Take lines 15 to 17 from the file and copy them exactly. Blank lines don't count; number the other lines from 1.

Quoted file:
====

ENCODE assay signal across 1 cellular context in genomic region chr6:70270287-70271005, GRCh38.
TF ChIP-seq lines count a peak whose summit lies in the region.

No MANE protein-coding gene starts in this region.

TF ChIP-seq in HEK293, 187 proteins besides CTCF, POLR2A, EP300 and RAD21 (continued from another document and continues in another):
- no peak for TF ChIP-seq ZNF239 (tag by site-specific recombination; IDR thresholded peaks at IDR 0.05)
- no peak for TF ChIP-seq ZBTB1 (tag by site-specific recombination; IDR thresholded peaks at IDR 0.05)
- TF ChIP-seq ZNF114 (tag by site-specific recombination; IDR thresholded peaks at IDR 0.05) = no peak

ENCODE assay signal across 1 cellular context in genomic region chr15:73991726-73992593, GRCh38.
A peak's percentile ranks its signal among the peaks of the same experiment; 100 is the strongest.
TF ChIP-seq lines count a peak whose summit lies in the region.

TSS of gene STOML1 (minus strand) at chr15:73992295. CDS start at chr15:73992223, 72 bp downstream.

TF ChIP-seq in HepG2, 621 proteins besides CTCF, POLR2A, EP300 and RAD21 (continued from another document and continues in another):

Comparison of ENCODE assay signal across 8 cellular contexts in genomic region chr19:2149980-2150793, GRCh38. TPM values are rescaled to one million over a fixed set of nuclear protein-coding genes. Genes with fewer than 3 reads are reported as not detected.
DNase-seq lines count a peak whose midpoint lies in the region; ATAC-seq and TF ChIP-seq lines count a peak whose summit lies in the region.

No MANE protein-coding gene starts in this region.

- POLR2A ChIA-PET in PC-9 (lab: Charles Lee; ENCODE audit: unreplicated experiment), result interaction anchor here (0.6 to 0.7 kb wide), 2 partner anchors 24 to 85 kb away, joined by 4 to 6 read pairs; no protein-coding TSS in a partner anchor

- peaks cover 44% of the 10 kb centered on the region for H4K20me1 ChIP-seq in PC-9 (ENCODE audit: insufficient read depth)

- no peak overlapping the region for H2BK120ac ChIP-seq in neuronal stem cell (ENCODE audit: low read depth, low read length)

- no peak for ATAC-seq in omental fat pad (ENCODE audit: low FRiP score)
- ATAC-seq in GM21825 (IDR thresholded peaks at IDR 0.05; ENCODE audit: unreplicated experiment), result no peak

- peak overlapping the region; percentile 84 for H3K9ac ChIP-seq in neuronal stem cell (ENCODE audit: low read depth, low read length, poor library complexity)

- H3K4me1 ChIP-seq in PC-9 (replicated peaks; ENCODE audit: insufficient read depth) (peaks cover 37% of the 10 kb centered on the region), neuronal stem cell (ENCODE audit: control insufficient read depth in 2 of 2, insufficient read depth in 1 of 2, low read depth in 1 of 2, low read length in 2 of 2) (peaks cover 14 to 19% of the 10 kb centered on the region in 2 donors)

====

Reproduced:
No MANE protein-coding gene starts in this region.

- POLR2A ChIA-PET in PC-9 (lab: Charles Lee; ENCODE audit: unreplicated experiment), result interaction anchor here (0.6 to 0.7 kb wide), 2 partner anchors 24 to 85 kb away, joined by 4 to 6 read pairs; no protein-coding TSS in a partner anchor

- peaks cover 44% of the 10 kb centered on the region for H4K20me1 ChIP-seq in PC-9 (ENCODE audit: insufficient read depth)